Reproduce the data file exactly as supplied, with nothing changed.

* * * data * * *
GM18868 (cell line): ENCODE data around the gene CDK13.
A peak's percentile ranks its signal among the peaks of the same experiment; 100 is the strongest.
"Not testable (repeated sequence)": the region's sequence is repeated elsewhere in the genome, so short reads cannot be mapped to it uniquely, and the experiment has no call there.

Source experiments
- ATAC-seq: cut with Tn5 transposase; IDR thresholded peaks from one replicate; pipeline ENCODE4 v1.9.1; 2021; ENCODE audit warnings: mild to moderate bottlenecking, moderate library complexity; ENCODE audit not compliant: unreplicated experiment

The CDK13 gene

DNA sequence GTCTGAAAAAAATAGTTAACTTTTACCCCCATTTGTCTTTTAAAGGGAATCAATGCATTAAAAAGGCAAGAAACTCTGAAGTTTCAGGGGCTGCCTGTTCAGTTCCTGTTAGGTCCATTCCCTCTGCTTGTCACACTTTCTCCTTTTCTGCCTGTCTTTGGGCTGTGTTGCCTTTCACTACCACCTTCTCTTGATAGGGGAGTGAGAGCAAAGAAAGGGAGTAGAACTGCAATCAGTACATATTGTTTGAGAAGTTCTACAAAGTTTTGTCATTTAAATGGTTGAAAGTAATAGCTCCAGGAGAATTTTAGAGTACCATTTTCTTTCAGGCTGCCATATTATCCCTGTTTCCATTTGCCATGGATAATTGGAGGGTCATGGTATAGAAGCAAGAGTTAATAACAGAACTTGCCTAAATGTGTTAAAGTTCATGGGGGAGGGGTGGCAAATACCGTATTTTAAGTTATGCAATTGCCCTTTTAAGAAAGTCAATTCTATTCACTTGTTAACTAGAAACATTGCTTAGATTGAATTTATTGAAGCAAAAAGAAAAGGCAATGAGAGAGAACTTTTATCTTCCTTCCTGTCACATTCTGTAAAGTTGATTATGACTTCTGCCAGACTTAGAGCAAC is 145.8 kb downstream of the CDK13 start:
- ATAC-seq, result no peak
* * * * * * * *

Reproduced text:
GM18868 (cell line): ENCODE data around the gene CDK13.
A peak's percentile ranks its signal among the peaks of the same experiment; 100 is the strongest.
"Not testable (repeated sequence)": the region's sequence is repeated elsewhere in the genome, so short reads cannot be mapped to it uniquely, and the experiment has no call there.

Source experiments
- ATAC-seq: cut with Tn5 transposase; IDR thresholded peaks from one replicate; pipeline ENCODE4 v1.9.1; 2021; ENCODE audit warnings: mild to moderate bottlenecking, moderate library complexity; ENCODE audit not compliant: unreplicated experiment

The CDK13 gene

DNA sequence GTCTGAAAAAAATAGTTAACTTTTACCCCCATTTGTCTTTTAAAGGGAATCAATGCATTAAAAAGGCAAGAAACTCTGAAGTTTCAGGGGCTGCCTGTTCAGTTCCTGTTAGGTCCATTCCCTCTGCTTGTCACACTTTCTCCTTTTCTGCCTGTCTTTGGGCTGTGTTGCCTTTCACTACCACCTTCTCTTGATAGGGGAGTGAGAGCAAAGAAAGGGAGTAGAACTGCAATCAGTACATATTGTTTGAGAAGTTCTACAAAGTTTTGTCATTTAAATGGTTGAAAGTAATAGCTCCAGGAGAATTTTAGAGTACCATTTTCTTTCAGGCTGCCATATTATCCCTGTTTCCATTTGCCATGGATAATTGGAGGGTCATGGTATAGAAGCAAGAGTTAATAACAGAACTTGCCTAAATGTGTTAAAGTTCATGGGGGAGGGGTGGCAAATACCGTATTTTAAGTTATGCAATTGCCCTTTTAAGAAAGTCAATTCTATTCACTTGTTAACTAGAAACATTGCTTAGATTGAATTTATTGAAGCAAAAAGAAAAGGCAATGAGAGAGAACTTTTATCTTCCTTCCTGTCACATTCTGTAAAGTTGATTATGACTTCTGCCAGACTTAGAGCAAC is 145.8 kb downstream of the CDK13 start:
- ATAC-seq, result no peak